While there currently are no µLED displays in production, the companies developing the technology believe that it has the potential to challenge OLED and LCDs in the future. Like OLED, it does not require a backlight, producing light in each individual pixel. µLED have the advantage of lower power consumption, higher brightness, ultra-high definition, high color saturation, faster response rate, longer lifetimes and higher efficiencies compared to LCDs and OLEDs.

The three technologies are compared in cross section in the figure below [link]

led 4


µLEDs were placed onto the industry technology roadmap 2 years ago following Apple’s acquisition of LuxVue, which claimed that its technology was 9x brighter than OLED and LCD. Then Oculus (Facebook) acquired InfiniLED another µLED company which claimed “… a 20 – 40X reduction in power consumption” [link].

In most cases, the µLED chips are manufactured separately then positioned and connected to the transistor matrix via a pick and place process show in the figure below.


Singulation of μLED display chips is typically achieved by bonding the epi wafer to a carrier and plasma etching in the die streets. According to Yole Developpement LEDs as small as 5μm have been demonstrated, but applications requiring >1500 PPI (pixels per inch) might require even smaller sizes.

led 5


Traditional pick and place equipment cannot pick up such small dies. Such tools typically have throughput around 25,000 places per hour. If large displays are to incorporate millions of tiny LEDs they cannot be assembled by such a method. Thus a requirement for µLED displays is a massively parallel pick and place technology. Players who have developed such technology include Luxvue and X-Celeprint who we have discussed on IFTLE before [see IFTLE 203, “Apple Acquires LuxVue µ-assembly Technology”]

X-Celeprint has developed MEMS-like sacrificial release processes for LED chips. Luxvue uses an electrostatic technology for their massively parallel pick-up, while Xceleprint uses an elastomeric stamp.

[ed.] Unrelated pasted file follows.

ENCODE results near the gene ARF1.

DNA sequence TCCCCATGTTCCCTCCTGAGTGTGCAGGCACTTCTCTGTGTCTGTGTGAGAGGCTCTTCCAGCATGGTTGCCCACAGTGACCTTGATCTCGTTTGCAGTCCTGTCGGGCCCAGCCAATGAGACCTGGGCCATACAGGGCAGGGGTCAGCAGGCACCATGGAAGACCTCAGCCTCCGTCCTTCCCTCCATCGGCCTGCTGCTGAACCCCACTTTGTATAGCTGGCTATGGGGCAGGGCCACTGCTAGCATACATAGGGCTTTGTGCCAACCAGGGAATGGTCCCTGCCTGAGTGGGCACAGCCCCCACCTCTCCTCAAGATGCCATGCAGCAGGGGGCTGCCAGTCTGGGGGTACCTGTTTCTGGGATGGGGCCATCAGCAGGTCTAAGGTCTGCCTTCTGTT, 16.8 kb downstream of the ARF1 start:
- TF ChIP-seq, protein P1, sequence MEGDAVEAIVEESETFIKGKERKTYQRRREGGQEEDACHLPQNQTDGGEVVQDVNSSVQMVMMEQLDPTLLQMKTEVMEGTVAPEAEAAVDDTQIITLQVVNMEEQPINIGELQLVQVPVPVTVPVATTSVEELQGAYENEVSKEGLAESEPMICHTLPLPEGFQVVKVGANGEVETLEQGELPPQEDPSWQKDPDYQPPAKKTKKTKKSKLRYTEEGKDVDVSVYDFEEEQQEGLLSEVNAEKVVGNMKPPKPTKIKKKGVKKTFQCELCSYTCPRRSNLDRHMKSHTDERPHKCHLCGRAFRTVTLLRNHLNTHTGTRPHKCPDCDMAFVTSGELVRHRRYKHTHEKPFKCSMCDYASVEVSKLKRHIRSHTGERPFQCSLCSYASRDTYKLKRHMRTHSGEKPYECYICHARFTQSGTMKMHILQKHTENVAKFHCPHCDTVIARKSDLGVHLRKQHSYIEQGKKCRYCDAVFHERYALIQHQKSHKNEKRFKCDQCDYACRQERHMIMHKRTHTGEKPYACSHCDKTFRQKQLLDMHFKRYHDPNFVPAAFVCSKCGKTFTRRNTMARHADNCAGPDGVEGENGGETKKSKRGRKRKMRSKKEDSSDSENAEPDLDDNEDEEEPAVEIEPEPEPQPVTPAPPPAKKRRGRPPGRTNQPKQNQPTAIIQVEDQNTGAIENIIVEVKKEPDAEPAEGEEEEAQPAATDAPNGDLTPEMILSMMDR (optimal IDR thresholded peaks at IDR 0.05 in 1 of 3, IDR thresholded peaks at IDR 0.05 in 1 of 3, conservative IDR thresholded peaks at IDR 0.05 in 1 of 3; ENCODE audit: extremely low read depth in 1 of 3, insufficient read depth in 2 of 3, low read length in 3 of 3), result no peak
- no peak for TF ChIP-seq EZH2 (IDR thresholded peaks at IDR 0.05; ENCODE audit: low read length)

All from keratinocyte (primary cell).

The µLED display concept was first validated by Sony in 2012 [link]. Their 55 inch “Crystal LED TV“ which utilized 6MM tiny LEDs (2 million each for red, green, blue subpixels) to reproduce a picture in Full HD resolution. Sony claimed that it had 3.5 times the contrast ratio, 1.4X the color range, and 10X faster response time compared to a traditional LCD.

HVM at costs acceptable to the proposed applications still faces significant engineering and manufacturing challenges. Most expect to see smart watches, being worked on now, as the first application to reach commercialization in the next few years with Apple in the lead. The drivers for this application include battery life and display brightness.

µLED performance and supply chain players are compared below [link].

led 2

While it will likely take considerable time, effort and investment to establish an HVM infrastructure, µLED could emerge as an alternative to OLED in the future as LCD fades away.

For all the latest in Advanced packaging, stay linked to IFTLE…

IFTLE 353 Updating CMOS Image Sensor Technology

By Dr. Phil Garrou, Contributing Editor

A few weeks ago, we covered the Sony announcement of the Xperia XZ1, which features a 19MP Exmor RS camera with 960fps video capture and reportedly is fabricated as a stacked 3 layer CIS with DRAM. [see IFTLE 346 “Sony Introduces Stacked Image Sensor with DRAM in Xperia XZ phones]

This technology was first disclosed at IEEE IEM in 2016 as their “Cu2Cu Hybrid Bonding” [link] and discussed in IFTLE coverage of last falls 3D ASIP Conference [see IFTLE 319 “ …3D ASIP Part 2: Image Sensing – Sony, Tessera, SMIC”]

Those of us that have been following 3DIC for the past decade recognize this as the Ziptronix “DBI process” which they licensed to Sony a few years ago. It is now quite clear that the literature is generically calling this technology “hybrid bonding” since the bonding occurs to a surface containing both copper and oxide. Hybrid bonding does not have TSVs since it simultaneously connects the two substrates physically and electrically.

They depict there process flow as follows

Sony 1

The trench and via are made at the BEOL top layer of each wafer. Then, barrier metal and Cu seed are formed by PVD. Cu is plated up and annealed at the appropriate temperature. Excess Cu is removed by CMP to reveal the Cu connection pads and oxide dielectric. After face-to-face bonding, the wafer stack is annealed. As illustrated in their figure 4, the upper Cu pad and lower Cu pad are connected by Cu diffusion and grain growth, and the upper dielectric and lower dielectric are connected by dehydration-condensation reaction. They report that it is important to remove any voids from the Cu pad bonding interface during the post-ECD annealing.